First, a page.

In 2016, my younger sister and I moved back to Wales permanently. Well for me it was only meant to be a few months, but then I found a permanent job and just decided to stay. Because we had a Welsh father, that meant we already had inherited British citizenship through him at birth so were lucky that we could find work and settle without any immigration delays. Within the first year I was back, I took full advantage of the fact that I now lived in Europe and how easy it would be to travel to so many countries from the UK together with the multitude of options, travels deals and tours now available. This was as opposed to living in Fiji where it takes a great deal of time (and money) to get to anywhere due to our geographical location in the middle of the South Pacific.

Travelling on a Budget

Travel doesn’t need to be expensive and many of my travels have been on a shoestring budget where I look for cheap flights or travel at off peak times of the year. I often make my own itinerary and will maybe choose at least one paid ultimate activity that I really want to do or see on my list, but most of the time I will look for free activities and build around that. It really doesn’t have to cost you an arm or a leg. The many friends I made on my travels is something that I treasure the most. You meet so many people of different cultural, ethnic and religious backgrounds on your travels. It gives you a better understanding and appreciation of the diversity of the world we live in. And if you keep in touch, you always have a home away from home with the international family you build on your travels.

I have travelled to at least 30 countries now, with many still on my list. The pandemic had halted my travelling for the last few years but that doesn’t mean I stopped completely. My adventures are not limited to international travel, and I also go on many local adventures. Exploring your own towns and cities is equally fascinating. Particularly living in the United Kingdom which is rich in history and never has a shortage of interesting places to visit. Many people travel from all over the world to visit the British Isles, yet we live here and can do the same and for much cheaper too! Ok we don’t always have the best weather but that really shouldn’t be an excuse to be honest.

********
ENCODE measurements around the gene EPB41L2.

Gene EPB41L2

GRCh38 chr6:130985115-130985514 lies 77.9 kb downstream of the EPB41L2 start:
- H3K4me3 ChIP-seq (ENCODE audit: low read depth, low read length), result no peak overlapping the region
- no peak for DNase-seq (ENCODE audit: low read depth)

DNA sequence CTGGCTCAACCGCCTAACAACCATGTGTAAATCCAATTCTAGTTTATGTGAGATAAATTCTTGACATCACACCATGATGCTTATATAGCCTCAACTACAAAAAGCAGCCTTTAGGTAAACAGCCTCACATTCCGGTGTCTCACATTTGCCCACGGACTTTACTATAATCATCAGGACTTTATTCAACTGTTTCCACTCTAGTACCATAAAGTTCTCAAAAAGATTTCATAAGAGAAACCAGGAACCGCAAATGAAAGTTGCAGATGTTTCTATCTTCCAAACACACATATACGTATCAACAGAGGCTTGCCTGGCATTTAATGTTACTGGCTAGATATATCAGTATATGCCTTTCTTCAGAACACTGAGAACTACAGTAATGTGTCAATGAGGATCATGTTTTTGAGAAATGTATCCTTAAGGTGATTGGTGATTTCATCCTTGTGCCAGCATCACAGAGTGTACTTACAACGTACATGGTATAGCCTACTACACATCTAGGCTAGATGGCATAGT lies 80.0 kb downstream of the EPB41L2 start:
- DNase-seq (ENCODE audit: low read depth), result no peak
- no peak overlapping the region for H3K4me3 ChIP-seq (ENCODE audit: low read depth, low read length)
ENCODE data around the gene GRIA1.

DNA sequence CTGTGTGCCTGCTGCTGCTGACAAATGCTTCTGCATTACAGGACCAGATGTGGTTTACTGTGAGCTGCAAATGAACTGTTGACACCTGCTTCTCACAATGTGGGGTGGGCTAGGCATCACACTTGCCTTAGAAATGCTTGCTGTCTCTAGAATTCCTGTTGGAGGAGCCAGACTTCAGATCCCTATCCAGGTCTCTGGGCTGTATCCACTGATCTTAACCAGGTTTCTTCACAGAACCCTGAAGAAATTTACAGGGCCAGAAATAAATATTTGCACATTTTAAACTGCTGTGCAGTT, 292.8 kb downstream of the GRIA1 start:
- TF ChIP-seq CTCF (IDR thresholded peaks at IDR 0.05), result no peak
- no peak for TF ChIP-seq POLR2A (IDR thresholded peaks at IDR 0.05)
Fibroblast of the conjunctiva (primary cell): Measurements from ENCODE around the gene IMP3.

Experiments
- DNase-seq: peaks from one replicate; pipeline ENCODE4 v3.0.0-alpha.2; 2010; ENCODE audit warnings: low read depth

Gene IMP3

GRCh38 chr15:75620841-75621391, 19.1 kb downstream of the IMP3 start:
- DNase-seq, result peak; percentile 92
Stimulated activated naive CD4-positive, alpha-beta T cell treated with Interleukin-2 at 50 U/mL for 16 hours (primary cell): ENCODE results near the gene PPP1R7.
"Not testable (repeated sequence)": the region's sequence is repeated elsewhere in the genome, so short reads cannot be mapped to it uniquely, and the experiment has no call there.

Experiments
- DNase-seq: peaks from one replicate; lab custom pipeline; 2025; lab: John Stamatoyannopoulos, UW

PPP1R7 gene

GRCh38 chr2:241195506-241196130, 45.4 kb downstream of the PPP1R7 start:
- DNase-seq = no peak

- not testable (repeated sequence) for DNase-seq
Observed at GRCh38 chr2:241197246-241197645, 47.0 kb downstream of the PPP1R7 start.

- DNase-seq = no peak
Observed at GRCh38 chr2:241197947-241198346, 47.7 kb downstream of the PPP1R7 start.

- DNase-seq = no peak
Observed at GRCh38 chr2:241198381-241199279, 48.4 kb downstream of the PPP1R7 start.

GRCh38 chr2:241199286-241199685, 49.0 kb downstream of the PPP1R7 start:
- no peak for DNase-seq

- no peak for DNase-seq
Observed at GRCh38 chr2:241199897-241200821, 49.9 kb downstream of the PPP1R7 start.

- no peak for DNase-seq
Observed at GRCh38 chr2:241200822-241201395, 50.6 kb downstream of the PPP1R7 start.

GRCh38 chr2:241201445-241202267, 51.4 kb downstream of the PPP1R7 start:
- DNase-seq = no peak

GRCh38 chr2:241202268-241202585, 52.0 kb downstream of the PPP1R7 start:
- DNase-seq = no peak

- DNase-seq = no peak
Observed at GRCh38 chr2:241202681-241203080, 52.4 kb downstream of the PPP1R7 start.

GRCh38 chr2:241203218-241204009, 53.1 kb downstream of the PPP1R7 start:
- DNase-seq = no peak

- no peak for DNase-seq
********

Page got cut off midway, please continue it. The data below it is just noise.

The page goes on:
For me living in Wales, this small country is never short of beautiful natural scenery, having both mountains and stunning coastlines there is always somewhere to go hike, or a new beach to visit, river or waterfalls to go swim in. Wales is also very rich in history and has many legends and places with magical and mystical back stories. Let’s not forget the many castles and ruins, I am an avid history enthusiast and castle hunter, so Wales is an absolute treasure trove for me.

Solo-Travel Puts You First

Whilst I enjoy travelling for the adventure and experiences, I also do it as a form of self-care and character building. Because most of my travels are done solo, I use the time as an opportunity to reflect on where I am at that particular point in my life and it is literally just ‘me time’ for the duration of my stay because all the time is being spent on me, myself and I.

Being a solo female traveller is an elevation of this self-care because as a woman it forces you out of your comfort zone and also pushes you to do things you probably would ordinarily wait for someone else to do first or on your behalf. I’m not married (yet), but I can imagine if I was to travel with a partner I would most likely (this is me personally based on my own personality) depend on him to do a lot of the talking, mostly because as a child I was quite introverted and shy and naturally wouldn’t be the one to do the asking.

BUT this is not an option when you’re solo travelling. You have no one else to depend on but yourself. Solo travel helped me get out of my shell and gave me more confidence in terms of speaking to strangers sometimes having to attempt this in a foreign language and basically thinking on my toes. It is a great way to build self-esteem and self-confidence and plus you’re alone anyway so no one can laugh or make fun of you if you make a mistake.

As a female travelling alone, you obviously take more precautions, but they are the same precautions you would take in your daily routine in your hometowns anyway. Unfortunately, it’s just part and parcel of being a woman in the world we live in but that shouldn’t hinder you from trying out this travel gig solo.

All in all, I would say to go and travel to at least one place on your own. Just for your own self-care and reflection. Spend some time exploring a place you’ve never been to whilst also exploring and reflecting on yourself and where you are in life. I promise you will come back feeling refreshed and with a lot of mental clarity.

Travel is almost like a reset button; it relieves the burn out and ignites the enthusiasm and motivation for life again. And the bonus is that you’re also adding new memories and experiences to the pages of your life story to one day share and inspire your children with, just like my father did with me.

Travel is to spread your life across the world. Photograph everything for the memories and to share and conjure up inspiration within your children. For me, it’s also to let them know that their aunt/mum didn’t stay put in one place for long.

As I continue my solo-adventures, you can follow me via Instagram on: @gyalfrmviti

Thank you for reading and I hope this story helps you to just book the trip for you!